o Students will prepare a written assessment equivalent to 2000 words on aspects of pain management LO 3 & LO 4 = 50%

Students must achieve an amalgamated minimum of 40% to pass the module
(N.B. (i) Assessment Outcomes Grids for the module (one for each component) can be found below which clearly demonstrate how the learning outcomes of the module will be assessed.
(ii) An indicative schedule listing approximate times within the academic calendar when assessment is likely to feature will be provided within the Student Handbook.)

Assessment Outcome Grids (Footnote A.)

Component 1
Assessment Type (Footnote B.) Learning Outcome (1) Learning Outcome (2) Learning Outcome (3) Learning Outcome (4) Weighting (%) of Assessment ElementTimetabled Contact Hours
Class test (written)check markcheck mark  501

Component 2
Assessment Type (Footnote B.) Learning Outcome (1) Learning Outcome (2) Learning Outcome (3) Learning Outcome (4) Weighting (%) of Assessment ElementTimetabled Contact Hours
Essay  check markcheck mark501
Combined Total For All Components100% 2 hours

A. Referred to within Assessment Section above
B. Identified in the Learning Outcome Section above

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  1. More than one assessment method can be used to assess individual learning outcomes.
  2. Schools are responsible for determining student contact hours. Please refer to University Policy on contact hours (extract contained within section 10 of the Module Descriptor guidance note).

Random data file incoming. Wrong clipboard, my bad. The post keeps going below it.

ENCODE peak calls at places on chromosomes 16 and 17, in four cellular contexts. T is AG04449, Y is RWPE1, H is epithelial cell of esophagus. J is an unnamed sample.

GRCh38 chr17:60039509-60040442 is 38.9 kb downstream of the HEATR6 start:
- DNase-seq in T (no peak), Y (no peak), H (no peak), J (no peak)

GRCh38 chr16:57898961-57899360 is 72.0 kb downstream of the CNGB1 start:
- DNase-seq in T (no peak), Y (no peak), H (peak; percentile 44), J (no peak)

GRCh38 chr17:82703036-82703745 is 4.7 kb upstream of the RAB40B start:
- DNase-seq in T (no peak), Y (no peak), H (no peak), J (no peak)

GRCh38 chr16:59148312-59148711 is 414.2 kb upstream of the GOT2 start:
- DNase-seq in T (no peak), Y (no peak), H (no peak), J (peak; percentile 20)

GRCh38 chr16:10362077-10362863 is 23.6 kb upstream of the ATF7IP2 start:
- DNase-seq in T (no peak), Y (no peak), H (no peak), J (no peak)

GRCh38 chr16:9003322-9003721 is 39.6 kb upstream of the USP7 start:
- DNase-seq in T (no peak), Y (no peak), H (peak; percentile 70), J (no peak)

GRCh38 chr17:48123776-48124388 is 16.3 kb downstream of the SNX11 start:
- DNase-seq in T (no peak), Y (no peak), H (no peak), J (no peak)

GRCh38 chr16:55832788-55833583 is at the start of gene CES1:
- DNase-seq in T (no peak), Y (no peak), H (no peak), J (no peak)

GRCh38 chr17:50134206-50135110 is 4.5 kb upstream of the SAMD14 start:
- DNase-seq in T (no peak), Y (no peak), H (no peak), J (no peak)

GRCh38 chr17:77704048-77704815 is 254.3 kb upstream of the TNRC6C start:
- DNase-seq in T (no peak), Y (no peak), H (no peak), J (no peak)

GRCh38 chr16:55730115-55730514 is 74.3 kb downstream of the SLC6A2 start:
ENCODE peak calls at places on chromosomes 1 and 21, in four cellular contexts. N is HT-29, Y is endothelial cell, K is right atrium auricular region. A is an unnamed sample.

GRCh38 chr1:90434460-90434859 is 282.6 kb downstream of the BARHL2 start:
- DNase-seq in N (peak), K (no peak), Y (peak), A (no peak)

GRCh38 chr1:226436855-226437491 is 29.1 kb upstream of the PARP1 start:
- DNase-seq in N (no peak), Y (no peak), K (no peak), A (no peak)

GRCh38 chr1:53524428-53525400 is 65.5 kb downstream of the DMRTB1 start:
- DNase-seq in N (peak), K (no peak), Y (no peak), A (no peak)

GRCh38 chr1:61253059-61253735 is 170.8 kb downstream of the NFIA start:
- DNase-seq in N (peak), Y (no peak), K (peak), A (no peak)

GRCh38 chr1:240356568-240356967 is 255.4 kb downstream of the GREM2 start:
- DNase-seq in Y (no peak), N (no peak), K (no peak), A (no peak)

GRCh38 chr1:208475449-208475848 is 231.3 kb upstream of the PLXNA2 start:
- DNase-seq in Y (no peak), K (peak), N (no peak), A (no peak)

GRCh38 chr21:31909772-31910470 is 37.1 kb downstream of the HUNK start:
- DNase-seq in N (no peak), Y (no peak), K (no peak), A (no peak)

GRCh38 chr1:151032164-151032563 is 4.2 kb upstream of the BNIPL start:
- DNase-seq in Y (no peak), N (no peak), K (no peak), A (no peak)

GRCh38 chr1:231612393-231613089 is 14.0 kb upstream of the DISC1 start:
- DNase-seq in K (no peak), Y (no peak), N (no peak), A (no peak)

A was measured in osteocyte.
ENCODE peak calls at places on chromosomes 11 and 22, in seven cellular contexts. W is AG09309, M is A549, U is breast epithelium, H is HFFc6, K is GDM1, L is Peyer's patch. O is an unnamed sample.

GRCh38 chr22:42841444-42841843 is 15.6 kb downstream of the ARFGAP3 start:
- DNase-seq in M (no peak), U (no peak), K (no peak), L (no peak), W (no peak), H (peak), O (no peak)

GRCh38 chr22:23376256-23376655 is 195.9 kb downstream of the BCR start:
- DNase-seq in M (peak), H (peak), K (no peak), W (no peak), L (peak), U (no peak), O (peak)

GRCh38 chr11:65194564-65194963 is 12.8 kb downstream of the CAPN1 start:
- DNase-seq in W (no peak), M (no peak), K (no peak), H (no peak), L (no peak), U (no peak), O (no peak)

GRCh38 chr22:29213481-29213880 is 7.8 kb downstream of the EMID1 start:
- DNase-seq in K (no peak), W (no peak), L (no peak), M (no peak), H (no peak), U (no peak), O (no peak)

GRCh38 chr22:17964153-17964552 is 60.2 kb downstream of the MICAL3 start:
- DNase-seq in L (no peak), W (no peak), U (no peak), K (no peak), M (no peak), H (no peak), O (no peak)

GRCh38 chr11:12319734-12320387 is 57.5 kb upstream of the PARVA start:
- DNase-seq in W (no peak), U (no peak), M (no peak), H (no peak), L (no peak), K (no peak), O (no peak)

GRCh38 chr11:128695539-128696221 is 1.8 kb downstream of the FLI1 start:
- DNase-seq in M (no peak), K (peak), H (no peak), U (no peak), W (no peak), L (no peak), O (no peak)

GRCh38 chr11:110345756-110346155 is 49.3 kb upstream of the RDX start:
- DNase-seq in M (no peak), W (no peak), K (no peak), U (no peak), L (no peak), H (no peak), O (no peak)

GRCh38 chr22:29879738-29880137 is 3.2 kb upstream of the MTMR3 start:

This will normally be variable across Schools, dependent on Programmes &/or Professional requirements.

Equality and Diversity
In line with current legislation (Equality Act, 2010) and the UWS Equality, Diversity, and Human Rights Code, our modules are accessible and inclusive, with reasonable adjustment for different needs where appropriate. Module materials comply with University guidance on inclusive learning and teaching, and specialist assistive equipment, support provision and adjustment to assessment practice will be made in accordance with UWS policy and regulations. Where modules require practical and/or laboratory based learning or assessment required to meet accrediting body requirements the University will make reasonable adjustment such as adjustable height benches or assistance of a ‘buddy’ or helper.
UWS Equality and Diversity Policy
(N.B. Every effort will be made by the University to accommodate any equality and diversity issues brought to the attention of the School)

2014 University of the West of Scotland

University of the West of Scotland is a Registered Scottish Charity.

Charity number SC002520.